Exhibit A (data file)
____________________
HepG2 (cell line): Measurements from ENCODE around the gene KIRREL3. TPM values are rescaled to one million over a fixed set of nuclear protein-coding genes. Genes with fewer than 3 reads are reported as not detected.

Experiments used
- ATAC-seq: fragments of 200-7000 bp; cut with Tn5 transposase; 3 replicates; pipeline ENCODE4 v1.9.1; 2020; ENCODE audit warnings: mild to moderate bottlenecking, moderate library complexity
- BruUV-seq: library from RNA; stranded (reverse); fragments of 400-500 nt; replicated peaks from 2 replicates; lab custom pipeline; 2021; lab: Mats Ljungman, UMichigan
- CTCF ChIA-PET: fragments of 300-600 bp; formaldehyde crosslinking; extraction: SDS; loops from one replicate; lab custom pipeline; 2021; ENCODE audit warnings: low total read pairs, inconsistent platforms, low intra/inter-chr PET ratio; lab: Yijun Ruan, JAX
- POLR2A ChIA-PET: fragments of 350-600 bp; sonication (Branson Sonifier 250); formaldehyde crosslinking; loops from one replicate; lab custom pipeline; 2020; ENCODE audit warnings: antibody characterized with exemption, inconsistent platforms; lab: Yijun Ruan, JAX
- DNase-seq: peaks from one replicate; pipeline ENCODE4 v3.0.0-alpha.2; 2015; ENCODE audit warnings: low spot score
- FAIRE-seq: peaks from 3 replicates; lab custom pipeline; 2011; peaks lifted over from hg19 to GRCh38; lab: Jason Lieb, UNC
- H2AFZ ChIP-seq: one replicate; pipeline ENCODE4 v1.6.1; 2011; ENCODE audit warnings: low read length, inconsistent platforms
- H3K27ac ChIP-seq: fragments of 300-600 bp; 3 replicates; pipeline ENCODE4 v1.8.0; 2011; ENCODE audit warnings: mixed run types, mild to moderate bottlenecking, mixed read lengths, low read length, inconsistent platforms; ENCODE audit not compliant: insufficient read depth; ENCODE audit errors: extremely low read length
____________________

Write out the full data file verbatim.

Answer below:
HepG2 (cell line): Measurements from ENCODE around the gene KIRREL3. TPM values are rescaled to one million over a fixed set of nuclear protein-coding genes. Genes with fewer than 3 reads are reported as not detected.

Experiments used
- ATAC-seq: fragments of 200-7000 bp; cut with Tn5 transposase; 3 replicates; pipeline ENCODE4 v1.9.1; 2020; ENCODE audit warnings: mild to moderate bottlenecking, moderate library complexity
- BruUV-seq: library from RNA; stranded (reverse); fragments of 400-500 nt; replicated peaks from 2 replicates; lab custom pipeline; 2021; lab: Mats Ljungman, UMichigan
- CTCF ChIA-PET: fragments of 300-600 bp; formaldehyde crosslinking; extraction: SDS; loops from one replicate; lab custom pipeline; 2021; ENCODE audit warnings: low total read pairs, inconsistent platforms, low intra/inter-chr PET ratio; lab: Yijun Ruan, JAX
- POLR2A ChIA-PET: fragments of 350-600 bp; sonication (Branson Sonifier 250); formaldehyde crosslinking; loops from one replicate; lab custom pipeline; 2020; ENCODE audit warnings: antibody characterized with exemption, inconsistent platforms; lab: Yijun Ruan, JAX
- DNase-seq: peaks from one replicate; pipeline ENCODE4 v3.0.0-alpha.2; 2015; ENCODE audit warnings: low spot score
- FAIRE-seq: peaks from 3 replicates; lab custom pipeline; 2011; peaks lifted over from hg19 to GRCh38; lab: Jason Lieb, UNC
- H2AFZ ChIP-seq: one replicate; pipeline ENCODE4 v1.6.1; 2011; ENCODE audit warnings: low read length, inconsistent platforms
- H3K27ac ChIP-seq: fragments of 300-600 bp; 3 replicates; pipeline ENCODE4 v1.8.0; 2011; ENCODE audit warnings: mixed run types, mild to moderate bottlenecking, mixed read lengths, low read length, inconsistent platforms; ENCODE audit not compliant: insufficient read depth; ENCODE audit errors: extremely low read length